Mine do the opposite, Front left 1.6mm, 100% worn, front right 2.7mm, 78% worn and the rears only 1mm more tread left than the fronts. I blame it on the roundabouts. The car has only done 13k so I won't be buying Bridgestones again. I got 23k from the P Zeros on the front of my last A3
 

Svenedin

Registered User
I raised my tyre pressures from the part-laden values to the fully laden values when I drove across Germany (mainly Autobahn) to Austria recently. I used the values on the sticker on the inside edge of the driver's door. I found the higher tyre pressures were firmer (as you might expect) but it seemed to make the "floaty" feeling worse at high speeds (100 mph+). I didn't like the fact that the steering felt imprecise and the car skittish. That is not a good feeling when belting along.
 

KenL

Registered User
I don't see any reason to not use the values recommended by Audi. I'd imagine that they have spent time looking into what is best for the car.

Are the people who have uneven wear on the front pulling out of left turn junctions too quickly???
 

lledwoc

Registered User
I don't see any reason to not use the values recommended by Audi. I'd imagine that they have spent time looking into what is best for the car.

Are the people who have uneven wear on the front pulling out of left turn junctions too quickly???

Pressures that are best for emissions tests...
 

AlS3BE

Registered User
Standard pressure are set for your average joe.
Best grip, emmisions, and wear and a whole list of stuff that your average joe cares about.
Enthusiast like most on this forum plays about with them to find what’s best for yourself and driving style.
Also if I did a lot of motorway miles a few less psi is better for wear especially in the centre tread.
If you drive a lot of long distance it’s probably best to lower pressures as the tyre builds up heat and naturally increases pressure which will wear the centre faster. Similarly a few extra psi if you constant drive around town as the outer edges takes more a beating. This helps even wear.
You should set it different for different occasions or keep the Audi standard as the half way point.
Other option is pure nitrogen fill as pressure doesn’t vary as quickly or as bad as normal air. The only thing is to do it right you need to suck all the air out and fill it with pure nitrogen otherwise it’s a waste of time/money.
 

Matt Titanium

Registered User
Other option is pure nitrogen fill as pressure doesn’t vary as quickly or as bad as normal air. The only thing is to do it right you need to suck all the air out and fill it with pure nitrogen otherwise it’s a waste of time/money.

Would filing the tyres with helium reduce the unsprung weight and improve suspension control? Or are helium molecules so small that they would escape through the rubber like oxygen? Or are nitrogen filled tyres all a big confidence trick that some tyre places pull to extract an extra £10 a corner out of the gullible?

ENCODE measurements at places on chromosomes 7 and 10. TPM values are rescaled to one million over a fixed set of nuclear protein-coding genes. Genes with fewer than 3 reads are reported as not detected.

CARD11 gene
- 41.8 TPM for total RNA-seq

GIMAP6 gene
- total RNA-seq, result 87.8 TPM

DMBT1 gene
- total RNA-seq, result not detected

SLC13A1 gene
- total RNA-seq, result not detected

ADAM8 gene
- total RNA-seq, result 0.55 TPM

Or are nitrogen filled tyres all a big confidence trick that some tyre places pull to extract an extra £10 a corner out of the gullible?
Yup.

I'm sure that if you cough up whatever it costs to have the percentage of nitrogen in your tyres increased from the standard fit 78% to a nominal 100%, complete strangers will be falling over themselves to buy you an expensive Belgian beer in a poncy glass and be hanging on your every word once the wine bar conversation turns to anything with carbon fibre mirror caps and extended mono.pur.

It can't do any harm - if you put aside the deleterious effects on your wallet, that is - but it's going to make things mighty inconvenient further down the road.

Every time you need your fireproof tyres topping up you won't be able to use regular old fresh air.

No Sir.

That'll dilute the nitrogen see, Sir, and your car won't drive in a straight line any more, Sir, because one of the tyres has got some air in it and you'll have to watch it like a hawk Sir, else it'll either swerve off the motorway by itself or that tyre will get hot and explode and just think what might happen to your children and your lovely wife, Sir.

And your wife is really lovely, Sir.

Especially in that summer dress.

Have you noticed how the light shines through it, Sir?

So you'll have to traipse all the way to the 'inflation specialist' to have it done for you while you sit in a waiting room that still smells of stale fags even though the smoking ban is years old, and the only entertainment is either an ancient and well-thumbed copy of Nuts or last week's local rag with half the small ads and take-away curry house numbers torn out.

It'll cost you extra in fuel to get there as well, since it's highly unlikely that your tyres will lose any of their precious gas at the same time you just happen to be passing.

And what happens if, heaven forbid, you go outside one morning to find one of your tyres looking too soft to drive on?

What do you do then?

Panic, that's what you do.